This past weekend brought us two similar yet very different alien invasion flicks – two similar but different genre mashing invasion flicks, if we’re being totally accurate. On the one hand, there was Jon Favreau’s big-budget ‘old west vs. outer space’ invasion flick, Cowboys & Aliens; on the other side of the movie spectrum was Joe Cornish’s low-budget ‘inner city vs. outer space’ invasion flick, Attack the Block.
While these two close-for-comfort films will likely have two very different lives at the box office, we want to look beyond the profit margins and examine the strengths and weaknesses of both films, the question of which is the more enjoyable of the two, and finally, some speculation about which has the best chance of longevity.
Of course this is all subjective, so at the end we’d love to hear what you guys think about each film, and both films compared to one another. If you’ve already seen both, feel free to hop to the comments now and let your thoughts be heard.
Cowboys & Aliens vs. Attack the Block
The premises of these films look strikingly similar on paper: Aliens show up in two unlikely places (the old west and the inner city) and the startled locals must defend against the invading hordes. However, a premise is just the frame work for a story, and its in the telling of their respective stories that these two films are significantly different.
For whatever reason, Attack the Block achieves a feeling of tension and suspense that Cowboys & Aliens can’t sustain. That difference makes all the difference. Because both premises are so out there, it’s tension that keeps you engrossed in the movie and away from the more critical part of your brain which does all that bothersome analysis and question asking. Unfortunately, the momentum of Cowboys & Aliens‘ abduction/redemption storyline isn’t enough to keep you from seeing all the plot holes peeking through, while the narrative momentum of Attack the Block will keep you overlooking its flaws.
Finally, although both these films’ stories sound like they were pulled from the back covers of movies found at the bottom of a straight-to-DVD bargain bin, Attack the Block has a narrative that actually takes the viewer on a well-traveled journey (in terms of both plot and character development) and even manages to offer a few clever twists along the way. Cowboys & Aliens is a story we’ve seen so many times before (despite its unique blend of genres) and the “surprises” were ones a lot of us saw coming long before we even sat in the theater. It’s still grand in scale, just in a predictable way.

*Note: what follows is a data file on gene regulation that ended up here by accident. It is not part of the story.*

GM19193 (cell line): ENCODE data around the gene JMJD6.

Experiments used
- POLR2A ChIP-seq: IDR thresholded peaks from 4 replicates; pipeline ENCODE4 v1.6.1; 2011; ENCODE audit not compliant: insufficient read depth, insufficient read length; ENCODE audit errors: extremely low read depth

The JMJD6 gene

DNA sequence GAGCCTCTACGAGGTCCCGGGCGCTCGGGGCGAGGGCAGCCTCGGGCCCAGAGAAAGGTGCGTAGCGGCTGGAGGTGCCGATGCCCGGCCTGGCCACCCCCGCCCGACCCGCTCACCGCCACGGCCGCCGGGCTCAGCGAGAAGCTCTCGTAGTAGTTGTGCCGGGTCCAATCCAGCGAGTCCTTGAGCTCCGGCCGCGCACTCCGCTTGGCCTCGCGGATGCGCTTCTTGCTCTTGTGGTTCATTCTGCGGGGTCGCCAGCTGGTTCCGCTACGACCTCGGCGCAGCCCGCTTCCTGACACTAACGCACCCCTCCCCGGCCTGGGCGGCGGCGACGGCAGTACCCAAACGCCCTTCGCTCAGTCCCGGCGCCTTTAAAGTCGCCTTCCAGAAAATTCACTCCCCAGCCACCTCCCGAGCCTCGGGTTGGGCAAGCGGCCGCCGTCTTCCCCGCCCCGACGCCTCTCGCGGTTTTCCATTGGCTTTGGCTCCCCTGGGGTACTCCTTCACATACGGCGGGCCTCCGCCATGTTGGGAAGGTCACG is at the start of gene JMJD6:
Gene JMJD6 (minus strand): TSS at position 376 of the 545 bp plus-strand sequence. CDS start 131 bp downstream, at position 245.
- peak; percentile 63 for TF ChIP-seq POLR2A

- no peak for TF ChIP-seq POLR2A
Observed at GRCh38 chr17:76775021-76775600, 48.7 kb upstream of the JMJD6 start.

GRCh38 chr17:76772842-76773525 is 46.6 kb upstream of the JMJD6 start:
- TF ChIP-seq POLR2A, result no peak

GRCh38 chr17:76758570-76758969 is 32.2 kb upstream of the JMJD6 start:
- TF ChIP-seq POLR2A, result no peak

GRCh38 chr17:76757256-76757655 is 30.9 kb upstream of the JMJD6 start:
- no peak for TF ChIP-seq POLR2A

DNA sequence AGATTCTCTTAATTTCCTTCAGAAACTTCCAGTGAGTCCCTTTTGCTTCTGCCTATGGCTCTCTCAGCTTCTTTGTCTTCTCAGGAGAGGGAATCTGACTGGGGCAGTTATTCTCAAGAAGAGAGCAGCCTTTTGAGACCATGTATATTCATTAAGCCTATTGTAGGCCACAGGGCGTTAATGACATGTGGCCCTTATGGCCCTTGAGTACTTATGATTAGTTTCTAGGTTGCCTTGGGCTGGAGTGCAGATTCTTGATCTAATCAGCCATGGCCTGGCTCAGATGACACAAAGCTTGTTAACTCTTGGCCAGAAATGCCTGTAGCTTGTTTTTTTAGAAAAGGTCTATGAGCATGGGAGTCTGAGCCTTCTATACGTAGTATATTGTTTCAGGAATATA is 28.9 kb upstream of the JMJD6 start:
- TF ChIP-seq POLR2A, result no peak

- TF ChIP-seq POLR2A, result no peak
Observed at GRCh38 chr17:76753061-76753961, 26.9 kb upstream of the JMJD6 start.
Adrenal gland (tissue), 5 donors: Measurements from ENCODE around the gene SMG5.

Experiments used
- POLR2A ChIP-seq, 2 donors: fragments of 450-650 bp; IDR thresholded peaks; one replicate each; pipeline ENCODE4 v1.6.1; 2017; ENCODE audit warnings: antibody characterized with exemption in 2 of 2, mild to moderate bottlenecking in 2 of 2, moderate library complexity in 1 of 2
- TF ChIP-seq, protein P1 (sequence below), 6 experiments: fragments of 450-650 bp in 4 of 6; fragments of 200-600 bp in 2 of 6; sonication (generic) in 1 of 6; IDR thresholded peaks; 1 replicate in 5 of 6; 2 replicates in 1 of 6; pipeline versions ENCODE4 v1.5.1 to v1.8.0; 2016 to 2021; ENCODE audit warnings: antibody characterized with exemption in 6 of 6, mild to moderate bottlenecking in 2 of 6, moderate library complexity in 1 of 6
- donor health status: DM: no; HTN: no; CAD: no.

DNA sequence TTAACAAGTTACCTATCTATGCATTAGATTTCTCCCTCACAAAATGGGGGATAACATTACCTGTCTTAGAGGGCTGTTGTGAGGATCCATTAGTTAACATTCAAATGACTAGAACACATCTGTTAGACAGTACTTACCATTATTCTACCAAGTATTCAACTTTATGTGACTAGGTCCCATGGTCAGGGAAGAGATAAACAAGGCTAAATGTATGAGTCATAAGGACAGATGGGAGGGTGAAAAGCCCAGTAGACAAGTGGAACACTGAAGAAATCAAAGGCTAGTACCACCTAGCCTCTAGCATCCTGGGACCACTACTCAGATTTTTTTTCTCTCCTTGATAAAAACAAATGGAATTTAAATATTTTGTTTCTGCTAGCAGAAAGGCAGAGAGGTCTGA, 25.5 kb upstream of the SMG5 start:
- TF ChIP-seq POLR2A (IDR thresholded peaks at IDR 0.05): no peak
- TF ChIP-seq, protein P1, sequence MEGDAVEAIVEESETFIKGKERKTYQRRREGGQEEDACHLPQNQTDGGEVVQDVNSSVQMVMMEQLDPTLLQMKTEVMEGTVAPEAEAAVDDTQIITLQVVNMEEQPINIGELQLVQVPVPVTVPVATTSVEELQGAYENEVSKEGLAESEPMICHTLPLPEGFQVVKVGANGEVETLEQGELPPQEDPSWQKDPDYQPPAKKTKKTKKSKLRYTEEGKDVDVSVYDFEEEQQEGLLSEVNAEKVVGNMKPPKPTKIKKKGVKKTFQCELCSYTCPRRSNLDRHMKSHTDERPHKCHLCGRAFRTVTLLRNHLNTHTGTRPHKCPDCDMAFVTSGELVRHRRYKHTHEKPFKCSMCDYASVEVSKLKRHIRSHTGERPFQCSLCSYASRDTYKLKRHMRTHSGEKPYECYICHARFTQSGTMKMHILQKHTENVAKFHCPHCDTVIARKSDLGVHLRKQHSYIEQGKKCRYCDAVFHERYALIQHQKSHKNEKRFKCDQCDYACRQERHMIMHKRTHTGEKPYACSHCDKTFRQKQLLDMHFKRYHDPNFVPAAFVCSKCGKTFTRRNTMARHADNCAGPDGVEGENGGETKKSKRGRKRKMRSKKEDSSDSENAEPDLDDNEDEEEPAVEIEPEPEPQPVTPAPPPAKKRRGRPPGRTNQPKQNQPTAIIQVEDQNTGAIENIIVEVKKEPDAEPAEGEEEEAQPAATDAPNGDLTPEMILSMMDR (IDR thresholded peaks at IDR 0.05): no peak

VERDICT: It may be smaller in scale, but Joe Cornish’s Attack the Block script packs the bigger punch. I put that down to the movie having one man in charge of the vision (Cornish both wrote and directed the film), as opposed to Cowboys & Aliens, which suffers from the “too many cooks” syndrome that has been playing Hollywood blockbusters. With half a dozen writers, and big names like Steven Spielberg, Ron Howard and Brian Grazer offering their input, it’s a miracle that Jon Favreau (who started off much the same way Cornish is now) was able to string together all those ideas into even a semi-coherent vision.
It’s hard to break this one down. Cowboys vs. Aliens has some familiar (even cliched) character archetypes (the strong, silent gunslinger, the tyrant who runs town), albeit with a few modern tweaks here and there (Olivia Wilde’s more…wild old west damsel). However, the while C&A has the drawback of overly-familiar characters, it has the benefit of some familiar actors playing them. The presence of Harrison Ford alone guarantees an audience will see the film; add the presence of a recently-ascended star like Craig, a hot young rising starlet like Wilde – not to mention Favreau, a.k.a. “the director of Iron Man” – and the star power behind this film is shining at maximum wattage, even if the characters themselves seem a bit dim.
Attack the Block doesn’t have any big names to tout (especially for us Yanks over here in the U.S.), but what it lacks in star power it certainly makes up for in colorful characters. From its street gang protagonists to its wacky supporting characters, Attack the Block offers a treat that has just about gone out of style in movies: a big cast of characters who are all interesting and enjoyable to watch. I could go on at length about supporting characters before I ever mention the main characters – that’s how rich and colorful the characters are. Of course, some people have raised the objection that the main characters are street hoodlums undeserving of viewers’ attention or compassion – guess those people are selectively ignoring all those beloved movies that have assassins, mobsters, outlaws, thieves, gangsters, crooked public figures, prostitutes, and other immoral types as protagonists. But that’s another discussion.
VERDICT: Tie. It all depends on what you’re looking for. Some people go to movies to see familiar archetypes and heroes. Some people don’t like seeing hoodlums as heroes. Some people like to see fresh and original spins on cliched archetypes. Some people appreciate a good character no matter who they are, or where you find them. It all depends on taste.
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